January 12, 2022
By Joe Setyon
Did Education Secretary Miguel Cardona instigate the now infamous National School Boards Association (NSBA) letter that tied concerned parents to “domestic terrorism”? Newly released emails suggest he did, underscoring the public education establishment’s disdain for parents’ rights and highlighting the need to protect those rights.
In the September letter to the Biden administration, the NSBA alleged — without providing evidence — that school board members were facing a “growing number of threats of violence and acts of intimidation.” It then asked President Joe Biden to “examine appropriate enforceable actions” under “the PATRIOT Act in regards to domestic terrorism.” Days later, Attorney General Merrick Garland issued a memo ordering the FBI to work with U.S. Attorneys’ offices and other government entities to discuss “strategies for addressing threats against school administrators, board members, teachers, and staff.”
As Goldwater Institute Director of Education Policy Matt Beienburg noted, the NSBA letter essentially claimed parents are perpetrating a form of “terrorism” just by daring to stand up to the teaching of Critical Race Theory (CRT) and other politicized content in the classroom.
So why did the NSBA send the letter? According to an email exchange obtained via a Freedom of Information Act (FOIA) request by Parents Defending Education (PDE), Cardona himself requested it. NSBA interim Executive Director Chip Slaven “told the [NSBA board] officers he was writing a letter to provide information to the White House, from a request by Secretary Cordona [sic],” NSBA Secretary-Treasurer Kristi Swett recalled in an Oct. 5 email.
Fox News previously reported on emails indicating that the NSBA coordinated with the White House and the Department of Justice prior to sending the letter. But as PDE President Nicole Neily told Fox, the newly released exchange could “reveal that this administration’s pretextual war on parents came from the highest levels.”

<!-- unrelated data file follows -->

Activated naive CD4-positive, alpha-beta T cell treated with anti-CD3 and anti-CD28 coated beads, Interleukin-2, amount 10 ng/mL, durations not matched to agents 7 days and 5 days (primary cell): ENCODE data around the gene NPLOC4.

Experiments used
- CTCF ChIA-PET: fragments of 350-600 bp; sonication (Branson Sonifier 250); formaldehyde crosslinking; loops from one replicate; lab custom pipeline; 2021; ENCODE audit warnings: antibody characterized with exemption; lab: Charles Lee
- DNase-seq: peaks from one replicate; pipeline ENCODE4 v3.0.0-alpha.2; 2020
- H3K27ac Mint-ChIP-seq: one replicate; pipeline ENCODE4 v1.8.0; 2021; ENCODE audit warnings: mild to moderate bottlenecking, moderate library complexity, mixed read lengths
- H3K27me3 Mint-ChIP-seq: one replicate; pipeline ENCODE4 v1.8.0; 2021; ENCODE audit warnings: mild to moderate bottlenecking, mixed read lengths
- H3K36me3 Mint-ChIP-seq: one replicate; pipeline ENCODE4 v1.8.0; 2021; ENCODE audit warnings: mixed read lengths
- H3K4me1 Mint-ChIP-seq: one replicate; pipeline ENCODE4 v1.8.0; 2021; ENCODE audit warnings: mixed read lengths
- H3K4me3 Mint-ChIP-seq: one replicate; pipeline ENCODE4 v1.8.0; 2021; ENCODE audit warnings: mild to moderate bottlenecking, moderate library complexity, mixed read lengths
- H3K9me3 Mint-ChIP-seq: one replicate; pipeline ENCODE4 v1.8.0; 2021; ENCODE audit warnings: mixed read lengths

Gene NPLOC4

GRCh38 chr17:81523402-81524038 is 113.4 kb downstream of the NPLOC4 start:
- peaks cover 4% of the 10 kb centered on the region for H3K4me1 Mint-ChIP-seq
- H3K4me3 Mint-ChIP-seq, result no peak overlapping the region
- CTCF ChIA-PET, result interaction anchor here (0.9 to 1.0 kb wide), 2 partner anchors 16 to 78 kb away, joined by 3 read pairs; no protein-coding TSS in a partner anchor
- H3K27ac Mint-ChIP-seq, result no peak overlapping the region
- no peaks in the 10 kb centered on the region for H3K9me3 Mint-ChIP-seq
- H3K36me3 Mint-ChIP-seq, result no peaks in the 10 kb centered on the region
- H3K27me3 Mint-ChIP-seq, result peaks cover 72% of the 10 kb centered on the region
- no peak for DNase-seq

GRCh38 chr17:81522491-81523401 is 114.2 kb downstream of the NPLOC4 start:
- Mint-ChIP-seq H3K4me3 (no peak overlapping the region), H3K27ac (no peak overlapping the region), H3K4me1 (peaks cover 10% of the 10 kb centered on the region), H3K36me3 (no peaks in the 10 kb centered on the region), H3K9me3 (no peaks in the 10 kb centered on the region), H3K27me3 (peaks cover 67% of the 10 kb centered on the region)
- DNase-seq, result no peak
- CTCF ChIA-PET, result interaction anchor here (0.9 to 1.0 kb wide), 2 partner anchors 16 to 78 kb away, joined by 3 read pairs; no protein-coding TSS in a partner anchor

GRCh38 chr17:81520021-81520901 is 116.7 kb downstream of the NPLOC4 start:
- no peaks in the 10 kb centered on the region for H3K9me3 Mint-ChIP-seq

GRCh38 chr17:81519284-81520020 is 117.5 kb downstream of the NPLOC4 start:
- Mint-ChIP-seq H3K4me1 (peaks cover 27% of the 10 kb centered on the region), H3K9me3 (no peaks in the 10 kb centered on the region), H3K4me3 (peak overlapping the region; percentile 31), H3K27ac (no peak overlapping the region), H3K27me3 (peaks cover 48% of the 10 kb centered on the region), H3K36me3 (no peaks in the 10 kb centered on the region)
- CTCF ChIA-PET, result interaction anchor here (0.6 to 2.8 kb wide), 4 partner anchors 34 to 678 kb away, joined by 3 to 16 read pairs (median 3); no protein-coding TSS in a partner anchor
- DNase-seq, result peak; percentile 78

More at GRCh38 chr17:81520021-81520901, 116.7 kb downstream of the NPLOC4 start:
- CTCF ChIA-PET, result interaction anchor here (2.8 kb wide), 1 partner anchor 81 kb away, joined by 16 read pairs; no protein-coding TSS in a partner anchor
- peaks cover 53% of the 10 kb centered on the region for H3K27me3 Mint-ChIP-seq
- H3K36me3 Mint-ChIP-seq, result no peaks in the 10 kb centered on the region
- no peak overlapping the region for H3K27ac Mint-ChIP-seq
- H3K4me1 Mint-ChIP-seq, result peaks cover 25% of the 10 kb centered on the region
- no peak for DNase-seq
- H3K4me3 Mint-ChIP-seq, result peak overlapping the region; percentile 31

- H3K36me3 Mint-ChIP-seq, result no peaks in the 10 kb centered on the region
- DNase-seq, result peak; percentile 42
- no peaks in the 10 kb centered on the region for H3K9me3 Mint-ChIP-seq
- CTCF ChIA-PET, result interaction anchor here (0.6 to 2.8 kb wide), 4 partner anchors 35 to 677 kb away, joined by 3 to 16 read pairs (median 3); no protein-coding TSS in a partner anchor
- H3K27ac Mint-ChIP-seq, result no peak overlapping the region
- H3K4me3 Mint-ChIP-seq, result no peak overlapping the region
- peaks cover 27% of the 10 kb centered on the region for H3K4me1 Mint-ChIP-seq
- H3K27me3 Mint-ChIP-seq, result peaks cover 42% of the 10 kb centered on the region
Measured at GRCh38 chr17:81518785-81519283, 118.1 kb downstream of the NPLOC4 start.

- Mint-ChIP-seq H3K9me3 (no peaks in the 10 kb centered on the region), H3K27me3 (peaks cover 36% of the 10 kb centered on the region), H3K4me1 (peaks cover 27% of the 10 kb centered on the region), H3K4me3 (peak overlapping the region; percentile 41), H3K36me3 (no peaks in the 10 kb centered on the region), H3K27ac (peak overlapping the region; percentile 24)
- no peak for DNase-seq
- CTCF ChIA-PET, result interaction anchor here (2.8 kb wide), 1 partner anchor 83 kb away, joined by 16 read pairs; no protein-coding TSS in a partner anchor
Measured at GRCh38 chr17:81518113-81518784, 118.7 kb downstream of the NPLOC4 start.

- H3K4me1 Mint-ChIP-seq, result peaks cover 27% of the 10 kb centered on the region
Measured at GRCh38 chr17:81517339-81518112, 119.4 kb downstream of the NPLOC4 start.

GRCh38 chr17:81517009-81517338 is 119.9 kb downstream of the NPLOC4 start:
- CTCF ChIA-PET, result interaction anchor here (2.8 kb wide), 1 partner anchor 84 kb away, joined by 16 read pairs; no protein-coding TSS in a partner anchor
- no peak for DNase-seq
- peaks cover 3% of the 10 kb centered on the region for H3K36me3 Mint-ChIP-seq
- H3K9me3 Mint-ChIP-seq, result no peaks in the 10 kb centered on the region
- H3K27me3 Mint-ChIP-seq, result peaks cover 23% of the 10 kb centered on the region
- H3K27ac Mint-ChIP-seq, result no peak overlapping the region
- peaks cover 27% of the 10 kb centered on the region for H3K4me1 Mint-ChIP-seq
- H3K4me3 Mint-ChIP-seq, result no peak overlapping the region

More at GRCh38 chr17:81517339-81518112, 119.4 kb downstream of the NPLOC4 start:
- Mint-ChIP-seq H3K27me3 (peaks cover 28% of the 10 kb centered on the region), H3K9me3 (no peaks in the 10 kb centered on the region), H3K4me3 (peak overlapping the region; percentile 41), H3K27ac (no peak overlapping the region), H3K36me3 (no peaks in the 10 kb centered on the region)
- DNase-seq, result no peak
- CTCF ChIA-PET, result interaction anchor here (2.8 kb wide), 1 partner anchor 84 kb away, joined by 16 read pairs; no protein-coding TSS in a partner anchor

And the federal government is getting plenty of help from a coalition of school boards association and public sector teachers union forces. In fact, according to the nation’s largest teachers union, Garland’s memo didn’t even go far enough.
In October, the National Education Association (NEA) sent a letter to the leaders of Facebook, TikTok, and Twitter, warning of “ the alarming growth” of a “violent group of radicalized adults who falsely believe that [Critical Race Theory] is being taught in K-12 public schools because of misinformation spread on social media,” and effectively demanding that the tech platforms censor citizens who express concern about what’s going on in the classroom. Social media platforms “have both the power and responsibility to stamp out disinformation and violent trends,” the NEA said, before “demanding” that the companies “regulate lies and fix [their] algorithms to put public safety over profits.”
Of course, it’s difficult to take the NEA at face value when it says it only wants to regulate “lies” and “disinformation.” After all, this is the same organization that sued a parent — Rhode Island mom and Goldwater client Nicole Solas — simply for asking what her daughter would be learning in kindergarten. And it’s the same teachers union that has fought tooth and nail to stop parents from being able to choose the schools that work best for their children. Moreover, despite maligning parents as radicals falsely spreading the notion that Critical Race Theory is poisoning our schools, the NEA itself has explicitly called for teaching CRT in K-12, and mounting evidence continues to pour in about its toxic and widespread reach across the nation’s classrooms.
Between union bullies, school board bureaucrats, and the federal government, it’s become all too clear that the public education establishment cares very little for parents’ rights. And considering that various arms of this education establishment appear to be working in tandem to crack down on dissent, it’s no wonder that many parents see the specter of an education “deep state” that tries to silence them at every turn.
What’s the solution? A good start is Goldwater’s Sunlight in Learning Act, which would require public schools to post a listing of their learning materials online. Right now, the radical, racially discriminatory practices of CRT are running rampant in our schools, often under more benign-sounding slogans like “anti-racism” or “diversity, equity and inclusion” (DEI). Parents who speak up and ask questions are bullied, sued, and even tied to “domestic terrorism.” Giving parents the ability to check online to see what’s going on in the classroom would ensure they aren’t harassed or worse just for seeking answers. Of course, the government doesn’t always follow its own rules, which is why Goldwater goes to court in defense of parents like Solas to enforce laws that are meant to hold the government accountable.
The public education establishment doesn’t want parents to have a say in their children’s schooling. But it’s parents — not bureaucrats, unions, or the federal government — who know what’s best for their kids. Now more than ever, it’s imperative that make certain parents aren’t cut out of their children’s education.
Joe Setyon is a Digital Communications Associate at the Goldwater Institute.
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